Giving birth to twins is considered a matter of considerable importance and one which involves a very strong divine mission. Twins who have been ascribed a special ancestry will be venerated even while they are alive.
In the Voodoo context, the name is very important. It is the name which regulates the spiritual condition of the person. It is so much a part of his make up that “it should not be divulged” otherwise, the bearer of the name is exposed to evil spirits. It is the name which situates, according to Voodoo belief, the very essential of the person: the Grobon-nanj, whose power can be reinforced by the rite of the “lave tèt and who can be taken away from the attacks of a wicked supernatural being by the rite of the « Potèt ». This Grobon-nanj is a kind of orchestral component which presides at the same time over the spiritual life and the organic life (a fact which led some to say that each person that has two souls).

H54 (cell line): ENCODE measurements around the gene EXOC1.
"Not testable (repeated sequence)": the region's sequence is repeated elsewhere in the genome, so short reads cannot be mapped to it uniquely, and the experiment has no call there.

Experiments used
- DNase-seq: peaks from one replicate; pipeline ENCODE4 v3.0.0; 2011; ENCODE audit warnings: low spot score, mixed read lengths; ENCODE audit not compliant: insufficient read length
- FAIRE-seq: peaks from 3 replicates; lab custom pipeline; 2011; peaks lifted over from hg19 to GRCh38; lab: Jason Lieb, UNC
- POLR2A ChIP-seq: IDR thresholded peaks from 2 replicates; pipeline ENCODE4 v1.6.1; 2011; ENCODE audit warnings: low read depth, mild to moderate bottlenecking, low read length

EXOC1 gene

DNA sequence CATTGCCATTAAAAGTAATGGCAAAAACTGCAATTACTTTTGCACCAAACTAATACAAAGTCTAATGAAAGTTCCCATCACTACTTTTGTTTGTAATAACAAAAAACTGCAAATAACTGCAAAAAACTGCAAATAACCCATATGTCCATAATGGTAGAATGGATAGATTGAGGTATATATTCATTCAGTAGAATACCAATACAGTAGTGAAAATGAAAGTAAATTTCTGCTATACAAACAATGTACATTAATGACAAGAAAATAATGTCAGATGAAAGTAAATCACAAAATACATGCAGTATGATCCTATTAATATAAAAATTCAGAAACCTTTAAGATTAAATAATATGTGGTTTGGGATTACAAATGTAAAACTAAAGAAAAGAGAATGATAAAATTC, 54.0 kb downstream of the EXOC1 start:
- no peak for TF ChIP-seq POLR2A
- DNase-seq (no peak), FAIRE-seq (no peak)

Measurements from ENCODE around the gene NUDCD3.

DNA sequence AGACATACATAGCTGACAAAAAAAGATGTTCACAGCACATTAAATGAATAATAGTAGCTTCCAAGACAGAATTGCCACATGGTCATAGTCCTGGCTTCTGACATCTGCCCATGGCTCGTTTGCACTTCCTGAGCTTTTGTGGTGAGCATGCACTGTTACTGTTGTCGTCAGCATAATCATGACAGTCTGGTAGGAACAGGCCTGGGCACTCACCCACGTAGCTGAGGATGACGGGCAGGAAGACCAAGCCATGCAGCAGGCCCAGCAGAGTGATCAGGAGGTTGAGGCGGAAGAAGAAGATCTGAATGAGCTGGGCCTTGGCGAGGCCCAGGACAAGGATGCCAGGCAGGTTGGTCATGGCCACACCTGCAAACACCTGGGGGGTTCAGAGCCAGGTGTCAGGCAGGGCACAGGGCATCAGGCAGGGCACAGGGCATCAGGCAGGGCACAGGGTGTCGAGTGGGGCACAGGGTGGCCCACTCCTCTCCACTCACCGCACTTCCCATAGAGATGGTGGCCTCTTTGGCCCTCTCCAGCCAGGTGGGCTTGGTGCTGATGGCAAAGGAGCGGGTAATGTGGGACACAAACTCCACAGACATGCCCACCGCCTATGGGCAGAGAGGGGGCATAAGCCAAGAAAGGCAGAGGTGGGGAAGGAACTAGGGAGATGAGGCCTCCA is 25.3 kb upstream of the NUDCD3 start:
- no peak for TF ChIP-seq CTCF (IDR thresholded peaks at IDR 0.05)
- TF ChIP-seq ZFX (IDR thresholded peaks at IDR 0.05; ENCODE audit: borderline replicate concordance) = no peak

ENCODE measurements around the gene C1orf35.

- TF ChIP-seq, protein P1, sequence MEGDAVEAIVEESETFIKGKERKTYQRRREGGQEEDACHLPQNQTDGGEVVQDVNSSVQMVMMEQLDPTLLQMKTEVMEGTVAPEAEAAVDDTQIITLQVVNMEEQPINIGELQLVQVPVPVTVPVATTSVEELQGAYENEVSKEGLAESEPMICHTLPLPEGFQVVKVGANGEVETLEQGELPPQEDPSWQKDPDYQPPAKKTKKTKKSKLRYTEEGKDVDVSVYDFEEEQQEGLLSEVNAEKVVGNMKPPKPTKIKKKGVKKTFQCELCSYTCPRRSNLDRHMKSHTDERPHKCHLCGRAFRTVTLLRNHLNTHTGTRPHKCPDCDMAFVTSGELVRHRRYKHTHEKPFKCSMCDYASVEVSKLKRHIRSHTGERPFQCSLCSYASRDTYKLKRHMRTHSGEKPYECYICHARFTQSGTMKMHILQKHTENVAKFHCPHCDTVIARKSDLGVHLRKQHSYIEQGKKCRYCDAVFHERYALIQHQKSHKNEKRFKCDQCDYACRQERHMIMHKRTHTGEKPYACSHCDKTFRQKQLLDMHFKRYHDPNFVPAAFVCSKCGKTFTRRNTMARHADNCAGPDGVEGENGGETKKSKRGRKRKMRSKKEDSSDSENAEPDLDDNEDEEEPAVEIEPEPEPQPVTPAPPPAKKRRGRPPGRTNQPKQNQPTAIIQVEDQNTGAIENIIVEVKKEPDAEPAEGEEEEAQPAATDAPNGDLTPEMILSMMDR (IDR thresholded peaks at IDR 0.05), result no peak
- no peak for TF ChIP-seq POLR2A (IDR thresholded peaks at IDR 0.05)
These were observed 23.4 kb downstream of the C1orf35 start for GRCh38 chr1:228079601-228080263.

In fact, it is mobile and detachable from the body in the sense that it can wander at night, running the risk of being captured by evil powers and causing the death of the living person to whom it would not be able to return. It returns to the Grand-Mèt after death.
The sacrements of the church as Baptism, Eucharist…are rethouget in an African perspective. Their function henceforth is going to be that of increasing the vital force, health, the deseases and strength in the head, dwelling of the personality and the god (CF. Bastide, 1968:85).